As we walked back to our seats I mouthed “sorry” to Zoe, she instantly jumped up and whispered in my ear – never be sorry, as what I showed was true love.

Gathering myself together as much as I could, we were then lighting candles for our babies, watching every person returning from this simple gesture in tears, with the same pain I feel, etched on their faces, you suddenly feel part of a family. A special family that understand the devastating pain. There is no your pain, their pain, someone’s pain, it simply becomes our pain.

The ringing of the handbells was harder for me than I expected, a public announcement that yes I have lost my son. I sobbed as I heard the beautiful sound of the bell ring out over and over throughout the cathedral.

There is no question in my mind that this service has helped me, was I ready to knock through another layer of grief? I don’t know, are you ever ready? I do know it’s healthy to keep working through it, not ignoring it, not pretending that I am alright. Yes I felt foolish on Sunday for not being able to complete the reading, and yes for a moment I worried I had let Harry Lloyd down, his Mummy not strong enough to carry on for him.

But I knew I loved Harry Lloyd, but maybe I had never allowed myself to believe that Harry Lloyd loves me.

 


About louise

One member of Team Lloyd, Sharing our expat tales and adventures, loves photography and capturing "that moment" Currently can be found in the sunshine, Southern California.


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14 thoughts on “Chichester Cathedral with Saying Goodbye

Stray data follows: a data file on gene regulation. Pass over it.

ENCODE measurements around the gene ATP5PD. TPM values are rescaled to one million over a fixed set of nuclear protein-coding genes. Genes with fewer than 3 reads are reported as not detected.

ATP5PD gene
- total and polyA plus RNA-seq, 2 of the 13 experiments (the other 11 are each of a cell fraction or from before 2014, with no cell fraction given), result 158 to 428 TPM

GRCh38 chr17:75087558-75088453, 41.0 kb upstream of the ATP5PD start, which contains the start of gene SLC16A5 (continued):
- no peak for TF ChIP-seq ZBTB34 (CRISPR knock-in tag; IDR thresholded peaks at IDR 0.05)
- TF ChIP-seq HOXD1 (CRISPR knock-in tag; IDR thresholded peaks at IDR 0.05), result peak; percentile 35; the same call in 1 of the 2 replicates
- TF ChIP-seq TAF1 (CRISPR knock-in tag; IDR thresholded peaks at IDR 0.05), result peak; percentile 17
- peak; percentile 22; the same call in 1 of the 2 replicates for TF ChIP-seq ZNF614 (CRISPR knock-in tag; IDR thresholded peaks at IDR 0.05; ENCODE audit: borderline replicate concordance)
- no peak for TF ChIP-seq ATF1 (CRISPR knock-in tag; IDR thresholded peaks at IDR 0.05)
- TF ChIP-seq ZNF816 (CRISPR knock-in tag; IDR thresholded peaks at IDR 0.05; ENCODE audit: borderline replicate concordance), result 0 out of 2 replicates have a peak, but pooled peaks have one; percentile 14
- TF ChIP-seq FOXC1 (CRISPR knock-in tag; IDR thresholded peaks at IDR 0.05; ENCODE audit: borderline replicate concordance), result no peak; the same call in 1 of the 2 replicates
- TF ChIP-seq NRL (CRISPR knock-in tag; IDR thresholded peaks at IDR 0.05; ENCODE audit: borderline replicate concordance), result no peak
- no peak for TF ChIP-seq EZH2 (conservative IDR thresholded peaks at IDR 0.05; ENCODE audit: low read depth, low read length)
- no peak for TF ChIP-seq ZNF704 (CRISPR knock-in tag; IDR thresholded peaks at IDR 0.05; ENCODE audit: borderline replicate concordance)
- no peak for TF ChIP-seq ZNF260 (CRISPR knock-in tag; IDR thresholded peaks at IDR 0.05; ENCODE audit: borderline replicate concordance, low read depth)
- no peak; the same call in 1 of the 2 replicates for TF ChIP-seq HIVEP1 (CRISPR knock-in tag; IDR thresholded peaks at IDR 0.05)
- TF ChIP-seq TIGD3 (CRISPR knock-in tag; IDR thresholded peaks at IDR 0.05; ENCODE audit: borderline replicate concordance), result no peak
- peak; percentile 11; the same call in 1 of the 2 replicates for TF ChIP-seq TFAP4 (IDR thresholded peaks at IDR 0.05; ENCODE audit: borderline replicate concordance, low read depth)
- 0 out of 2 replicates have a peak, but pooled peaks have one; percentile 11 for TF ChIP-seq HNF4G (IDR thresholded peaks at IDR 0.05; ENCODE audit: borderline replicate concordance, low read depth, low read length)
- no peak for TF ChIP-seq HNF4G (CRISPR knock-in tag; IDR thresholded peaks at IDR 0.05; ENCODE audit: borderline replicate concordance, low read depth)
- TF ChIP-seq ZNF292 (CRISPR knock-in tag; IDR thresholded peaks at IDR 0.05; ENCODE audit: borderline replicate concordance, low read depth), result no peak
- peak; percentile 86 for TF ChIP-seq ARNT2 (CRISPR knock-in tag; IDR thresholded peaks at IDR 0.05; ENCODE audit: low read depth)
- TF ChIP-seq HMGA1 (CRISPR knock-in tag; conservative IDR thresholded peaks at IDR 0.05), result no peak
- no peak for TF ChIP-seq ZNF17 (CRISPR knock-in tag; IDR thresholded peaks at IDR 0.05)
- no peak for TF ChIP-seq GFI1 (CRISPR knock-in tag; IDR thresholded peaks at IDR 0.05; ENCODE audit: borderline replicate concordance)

• Kel

    I am so, so proud of you! You are an amazingly strong and brave lady. You are also human and are allowed to be sad and are allowed to cry!

    I am glad the service helped.

    Thinking of your always xxxx

  • Mother Goutte

    Tears, like laughter, are contagious, but it’s not just the show of emotion that you communicate to others, it’s the emotion itself. Seeing you read that beautiful poem and cry for Harry, you truly made all people present feel your love for him. I believe that, every time we cry, we become more able to feel deep empathy for others and we communicate this to those around us. So you made a wonderful gift to Harry and all those attending the service, that Saturday! Thank you 🙂 xxxxx

  • Kerry

    Firstly get that silly thought that you let Harry down out of your head, he would have been so proud of you. You did a fantastic job I am so proud of you I wouldn’t have been able to do it, and K and I were talking about the service over dinner and he said you were so brave that he knew before Rhianna’s year was over I would never have been able to do a reading and he thought you were so brave.